The Department of Energy suggested four contracts to study the feasibility of using recycled nuclear power plant fuel in a new breed of reactors.
The largest contract, for $5.6 million (4 million EUR), was awarded Monday to Bethesda-based International Nuclear Recycling Alliance, which is led by French state-owned nuclear power plant supplier AREVA and Mitsubishi Heavy Industries, Ltd. Areva is building reactors in the United States with Constellation Energy, the parent of Baltimore Gas & Electric and the operator of the Calvert Cliffs nuclear power plant.
EnergySolutions, LLC received a $4.3 million (3 million EUR) contract; GE-Hitachi Nuclear Americas, LLC, received a $4.8 million (3.4 million EUR) contract; and General Atomics was awarded a $1.6 million (1.1 million EUR) contract.
INRA will complete three studies by 2008 detailing the technologies needed, designs for a recycling center and recycling reactor, and business plans for nuclear fuel recycling and reuse. If the DOE decides the technology is feasible, a plant could be operational as early as 2020, said Laurence Pernot, an AREVA spokeswoman.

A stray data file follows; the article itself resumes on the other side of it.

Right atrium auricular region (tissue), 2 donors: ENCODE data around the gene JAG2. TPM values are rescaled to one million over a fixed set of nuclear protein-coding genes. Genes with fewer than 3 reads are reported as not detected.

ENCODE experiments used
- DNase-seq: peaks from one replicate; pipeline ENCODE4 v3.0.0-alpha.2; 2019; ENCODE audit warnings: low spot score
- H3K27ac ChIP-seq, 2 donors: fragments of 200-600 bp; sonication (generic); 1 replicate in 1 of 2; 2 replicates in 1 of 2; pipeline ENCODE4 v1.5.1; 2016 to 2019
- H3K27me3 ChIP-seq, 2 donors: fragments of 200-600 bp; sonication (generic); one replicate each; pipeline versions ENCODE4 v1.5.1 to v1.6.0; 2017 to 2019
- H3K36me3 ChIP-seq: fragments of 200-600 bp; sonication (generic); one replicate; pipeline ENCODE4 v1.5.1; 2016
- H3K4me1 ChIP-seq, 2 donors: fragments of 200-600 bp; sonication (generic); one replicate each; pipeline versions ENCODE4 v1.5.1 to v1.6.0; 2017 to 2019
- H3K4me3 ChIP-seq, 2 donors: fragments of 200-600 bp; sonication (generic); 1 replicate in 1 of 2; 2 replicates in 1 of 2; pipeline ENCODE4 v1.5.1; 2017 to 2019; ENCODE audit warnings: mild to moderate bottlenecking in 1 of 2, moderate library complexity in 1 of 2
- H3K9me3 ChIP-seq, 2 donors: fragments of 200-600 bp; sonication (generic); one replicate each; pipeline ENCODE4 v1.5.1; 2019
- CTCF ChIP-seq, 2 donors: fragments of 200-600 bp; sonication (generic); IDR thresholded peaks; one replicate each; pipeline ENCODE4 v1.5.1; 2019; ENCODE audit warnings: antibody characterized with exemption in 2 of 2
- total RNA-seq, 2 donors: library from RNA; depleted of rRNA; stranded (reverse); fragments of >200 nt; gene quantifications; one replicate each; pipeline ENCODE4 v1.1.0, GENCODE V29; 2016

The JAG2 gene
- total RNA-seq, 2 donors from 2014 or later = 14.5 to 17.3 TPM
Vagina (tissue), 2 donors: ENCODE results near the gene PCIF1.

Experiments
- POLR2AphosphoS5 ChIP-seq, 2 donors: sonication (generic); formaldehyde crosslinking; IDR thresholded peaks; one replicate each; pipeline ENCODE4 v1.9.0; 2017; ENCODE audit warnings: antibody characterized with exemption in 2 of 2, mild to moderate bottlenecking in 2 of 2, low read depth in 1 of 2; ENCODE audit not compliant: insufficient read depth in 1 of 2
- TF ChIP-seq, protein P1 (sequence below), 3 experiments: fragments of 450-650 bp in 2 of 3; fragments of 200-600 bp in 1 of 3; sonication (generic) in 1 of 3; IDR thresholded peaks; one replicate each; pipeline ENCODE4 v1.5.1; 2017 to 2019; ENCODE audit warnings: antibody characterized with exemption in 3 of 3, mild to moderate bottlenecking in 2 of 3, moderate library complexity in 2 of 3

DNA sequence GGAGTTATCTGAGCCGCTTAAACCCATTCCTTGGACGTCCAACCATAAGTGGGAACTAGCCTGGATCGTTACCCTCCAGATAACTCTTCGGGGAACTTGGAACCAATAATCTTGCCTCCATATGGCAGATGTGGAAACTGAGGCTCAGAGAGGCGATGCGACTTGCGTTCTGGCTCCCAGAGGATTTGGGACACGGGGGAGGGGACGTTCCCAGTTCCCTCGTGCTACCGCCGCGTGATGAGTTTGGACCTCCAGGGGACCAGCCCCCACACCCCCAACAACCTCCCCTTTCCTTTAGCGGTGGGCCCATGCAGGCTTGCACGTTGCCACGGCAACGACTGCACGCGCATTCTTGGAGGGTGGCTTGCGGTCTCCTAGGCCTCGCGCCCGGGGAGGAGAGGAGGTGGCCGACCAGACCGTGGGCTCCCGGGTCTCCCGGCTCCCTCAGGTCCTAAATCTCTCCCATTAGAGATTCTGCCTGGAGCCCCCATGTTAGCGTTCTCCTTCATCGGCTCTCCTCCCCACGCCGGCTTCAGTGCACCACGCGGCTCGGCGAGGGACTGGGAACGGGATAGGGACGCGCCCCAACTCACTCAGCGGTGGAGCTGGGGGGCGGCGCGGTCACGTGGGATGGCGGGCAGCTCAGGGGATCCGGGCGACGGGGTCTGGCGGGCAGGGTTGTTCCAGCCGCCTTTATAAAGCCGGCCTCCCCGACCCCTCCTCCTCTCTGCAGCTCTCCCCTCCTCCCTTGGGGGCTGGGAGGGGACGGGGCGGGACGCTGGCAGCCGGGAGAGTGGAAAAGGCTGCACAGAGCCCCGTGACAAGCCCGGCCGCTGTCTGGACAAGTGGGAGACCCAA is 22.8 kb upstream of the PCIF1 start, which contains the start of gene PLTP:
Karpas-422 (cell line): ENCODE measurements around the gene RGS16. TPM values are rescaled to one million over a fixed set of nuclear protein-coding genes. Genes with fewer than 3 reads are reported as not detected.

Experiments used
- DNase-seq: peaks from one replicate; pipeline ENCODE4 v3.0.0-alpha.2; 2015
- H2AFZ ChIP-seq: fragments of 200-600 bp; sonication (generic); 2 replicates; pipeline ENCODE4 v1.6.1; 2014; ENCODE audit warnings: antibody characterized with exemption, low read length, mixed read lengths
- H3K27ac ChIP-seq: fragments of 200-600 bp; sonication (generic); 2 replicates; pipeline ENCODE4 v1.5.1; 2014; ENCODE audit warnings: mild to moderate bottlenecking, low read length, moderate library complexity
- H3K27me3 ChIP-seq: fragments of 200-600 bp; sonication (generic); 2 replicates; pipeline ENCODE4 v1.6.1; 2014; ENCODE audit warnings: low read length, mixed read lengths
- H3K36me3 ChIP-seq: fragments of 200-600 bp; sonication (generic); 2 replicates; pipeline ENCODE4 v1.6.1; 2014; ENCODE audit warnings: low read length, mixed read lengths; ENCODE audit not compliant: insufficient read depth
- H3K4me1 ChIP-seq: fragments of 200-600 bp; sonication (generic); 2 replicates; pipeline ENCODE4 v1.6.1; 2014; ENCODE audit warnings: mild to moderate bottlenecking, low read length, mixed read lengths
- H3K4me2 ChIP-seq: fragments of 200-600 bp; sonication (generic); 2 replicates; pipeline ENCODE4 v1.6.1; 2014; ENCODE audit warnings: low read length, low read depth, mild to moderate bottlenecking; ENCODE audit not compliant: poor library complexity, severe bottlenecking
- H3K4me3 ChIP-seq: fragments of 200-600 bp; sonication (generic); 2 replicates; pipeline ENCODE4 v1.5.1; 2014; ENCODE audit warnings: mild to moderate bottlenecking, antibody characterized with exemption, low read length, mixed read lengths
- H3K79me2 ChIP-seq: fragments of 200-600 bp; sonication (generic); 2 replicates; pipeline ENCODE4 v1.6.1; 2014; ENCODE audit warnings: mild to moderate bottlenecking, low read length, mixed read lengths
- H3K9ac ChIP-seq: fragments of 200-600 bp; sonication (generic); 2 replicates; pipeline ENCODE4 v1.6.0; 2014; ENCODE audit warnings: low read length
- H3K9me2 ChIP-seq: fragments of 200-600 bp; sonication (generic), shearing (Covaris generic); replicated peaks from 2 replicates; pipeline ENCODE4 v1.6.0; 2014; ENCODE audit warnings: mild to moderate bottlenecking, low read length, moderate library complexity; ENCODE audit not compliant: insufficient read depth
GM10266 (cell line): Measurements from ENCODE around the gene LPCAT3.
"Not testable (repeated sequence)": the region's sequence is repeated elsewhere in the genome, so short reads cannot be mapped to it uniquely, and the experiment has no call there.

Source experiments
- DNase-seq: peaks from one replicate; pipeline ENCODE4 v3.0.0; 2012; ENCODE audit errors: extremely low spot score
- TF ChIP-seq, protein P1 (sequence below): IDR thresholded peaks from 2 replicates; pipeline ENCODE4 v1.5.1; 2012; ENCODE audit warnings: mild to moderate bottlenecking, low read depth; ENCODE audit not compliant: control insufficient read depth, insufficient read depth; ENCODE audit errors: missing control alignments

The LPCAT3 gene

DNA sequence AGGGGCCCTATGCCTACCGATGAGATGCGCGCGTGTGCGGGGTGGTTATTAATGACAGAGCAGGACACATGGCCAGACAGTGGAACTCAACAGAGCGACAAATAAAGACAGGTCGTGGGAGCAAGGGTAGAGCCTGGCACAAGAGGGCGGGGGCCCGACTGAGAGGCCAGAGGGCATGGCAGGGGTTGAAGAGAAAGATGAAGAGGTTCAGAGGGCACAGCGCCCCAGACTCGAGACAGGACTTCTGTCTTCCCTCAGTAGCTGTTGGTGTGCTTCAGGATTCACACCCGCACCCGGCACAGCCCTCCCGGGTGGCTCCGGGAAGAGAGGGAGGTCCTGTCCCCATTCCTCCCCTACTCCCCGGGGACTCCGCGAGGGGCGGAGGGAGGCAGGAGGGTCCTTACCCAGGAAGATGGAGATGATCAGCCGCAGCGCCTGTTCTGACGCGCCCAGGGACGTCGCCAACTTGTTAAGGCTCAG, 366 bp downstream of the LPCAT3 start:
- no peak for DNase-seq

Prior studies have shown that recycling spent nuclear fuel not only reduces the amount of fuel heading to nuclear waste facilities, but can provide power profitably, Pernot said.
The contracts were awarded under the Global Nuclear Energy Partnership. Under the partnership, a limited number of countries including the U.S. and Russia would provide uranium fuel to other nations for powering reactors to generate electricity, and then retrieve the fuel for reprocessing. This would deprive those nations of their own nuclear fuel enrichment programs, which can be used to make atomic arms.
Critics of the initiative say resuming recycling, a process the U.S. abandoned in the 1970s over proliferation concerns, can make it easier for terrorists or enemy states to obtain weapons-usable plutonium. While the program envisions reprocessing through a technique where pure plutonium is not separated, that technology is commonly said to be decades away.
In June, the Union of Concerned Scientists said it continues to oppose GNEP, saying it does not believe the technologies proposed for development would be proliferation-resistant. The end result will be an increase in the "risk of diversion or theft of weapon-usable materials and an associated risk of nuclear terrorism," the group said in a letter to the Department of Energy.
Eleven U.S. sites have been selected as possible places to reprocess spent nuclear fuel from reactors.